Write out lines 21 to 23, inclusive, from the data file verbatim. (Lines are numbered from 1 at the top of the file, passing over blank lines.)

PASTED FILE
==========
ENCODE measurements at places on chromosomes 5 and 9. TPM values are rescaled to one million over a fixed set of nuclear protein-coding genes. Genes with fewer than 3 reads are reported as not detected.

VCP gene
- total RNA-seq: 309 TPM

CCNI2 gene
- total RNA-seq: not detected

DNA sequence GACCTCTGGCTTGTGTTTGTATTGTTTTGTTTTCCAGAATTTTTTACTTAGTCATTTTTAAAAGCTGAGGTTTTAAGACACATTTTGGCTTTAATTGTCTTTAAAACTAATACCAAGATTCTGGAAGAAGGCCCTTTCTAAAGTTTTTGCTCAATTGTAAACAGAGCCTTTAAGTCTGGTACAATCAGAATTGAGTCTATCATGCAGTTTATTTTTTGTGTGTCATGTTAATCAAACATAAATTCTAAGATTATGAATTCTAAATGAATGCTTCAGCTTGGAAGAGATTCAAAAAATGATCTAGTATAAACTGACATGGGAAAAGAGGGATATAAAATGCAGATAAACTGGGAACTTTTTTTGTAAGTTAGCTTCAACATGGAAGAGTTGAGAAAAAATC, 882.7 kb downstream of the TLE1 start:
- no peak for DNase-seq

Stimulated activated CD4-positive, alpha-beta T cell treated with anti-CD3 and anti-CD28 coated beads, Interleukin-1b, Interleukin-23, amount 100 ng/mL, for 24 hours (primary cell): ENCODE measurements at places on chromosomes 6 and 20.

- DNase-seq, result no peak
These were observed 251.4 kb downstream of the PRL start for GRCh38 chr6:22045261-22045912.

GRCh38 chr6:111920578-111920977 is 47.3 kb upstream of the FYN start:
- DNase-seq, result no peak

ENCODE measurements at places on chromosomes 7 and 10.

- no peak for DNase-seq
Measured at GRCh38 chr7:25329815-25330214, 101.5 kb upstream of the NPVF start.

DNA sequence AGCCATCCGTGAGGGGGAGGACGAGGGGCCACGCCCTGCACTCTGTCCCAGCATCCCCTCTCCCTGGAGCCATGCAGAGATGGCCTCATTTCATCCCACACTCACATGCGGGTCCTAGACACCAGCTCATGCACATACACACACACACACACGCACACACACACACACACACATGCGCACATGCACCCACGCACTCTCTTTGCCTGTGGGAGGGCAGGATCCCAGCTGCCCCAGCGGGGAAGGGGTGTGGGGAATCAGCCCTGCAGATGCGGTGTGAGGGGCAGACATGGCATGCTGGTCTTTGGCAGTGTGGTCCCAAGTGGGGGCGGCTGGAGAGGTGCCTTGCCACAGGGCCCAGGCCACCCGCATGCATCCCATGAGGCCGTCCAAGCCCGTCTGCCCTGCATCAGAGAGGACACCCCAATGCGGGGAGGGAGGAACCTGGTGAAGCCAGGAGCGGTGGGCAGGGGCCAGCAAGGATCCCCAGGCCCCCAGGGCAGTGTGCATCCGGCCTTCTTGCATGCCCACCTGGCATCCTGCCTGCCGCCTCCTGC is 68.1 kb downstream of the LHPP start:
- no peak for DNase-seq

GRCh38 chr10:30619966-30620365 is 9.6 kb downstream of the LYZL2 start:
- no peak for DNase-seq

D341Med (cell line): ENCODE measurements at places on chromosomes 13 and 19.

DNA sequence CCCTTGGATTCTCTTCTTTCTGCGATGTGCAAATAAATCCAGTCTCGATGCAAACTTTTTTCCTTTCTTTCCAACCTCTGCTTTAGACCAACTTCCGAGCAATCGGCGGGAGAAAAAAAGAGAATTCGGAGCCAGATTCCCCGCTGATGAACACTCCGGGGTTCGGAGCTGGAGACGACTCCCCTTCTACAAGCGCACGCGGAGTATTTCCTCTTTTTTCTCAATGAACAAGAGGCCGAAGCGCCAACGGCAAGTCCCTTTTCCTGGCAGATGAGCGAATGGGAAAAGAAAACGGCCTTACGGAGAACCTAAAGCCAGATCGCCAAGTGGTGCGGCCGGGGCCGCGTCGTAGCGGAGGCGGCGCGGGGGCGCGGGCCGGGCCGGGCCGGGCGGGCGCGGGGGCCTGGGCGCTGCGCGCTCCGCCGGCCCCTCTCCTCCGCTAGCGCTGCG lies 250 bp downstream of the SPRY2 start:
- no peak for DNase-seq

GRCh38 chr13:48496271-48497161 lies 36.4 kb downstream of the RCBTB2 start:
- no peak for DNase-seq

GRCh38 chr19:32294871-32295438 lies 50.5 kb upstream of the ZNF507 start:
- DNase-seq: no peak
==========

DNA sequence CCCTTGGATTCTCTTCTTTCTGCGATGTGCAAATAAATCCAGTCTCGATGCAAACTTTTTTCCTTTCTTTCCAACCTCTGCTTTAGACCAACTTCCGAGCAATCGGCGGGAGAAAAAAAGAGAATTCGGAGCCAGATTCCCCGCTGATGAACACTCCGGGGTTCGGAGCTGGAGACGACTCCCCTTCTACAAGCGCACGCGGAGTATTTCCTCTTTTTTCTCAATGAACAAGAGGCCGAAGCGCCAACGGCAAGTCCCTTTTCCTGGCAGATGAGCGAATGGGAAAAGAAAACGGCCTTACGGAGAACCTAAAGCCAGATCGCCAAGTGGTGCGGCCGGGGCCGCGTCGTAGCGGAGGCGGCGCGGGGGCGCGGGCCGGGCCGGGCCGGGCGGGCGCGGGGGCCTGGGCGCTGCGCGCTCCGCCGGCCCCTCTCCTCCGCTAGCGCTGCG lies 250 bp downstream of the SPRY2 start:
- no peak for DNase-seq

GRCh38 chr13:48496271-48497161 lies 36.4 kb downstream of the RCBTB2 start: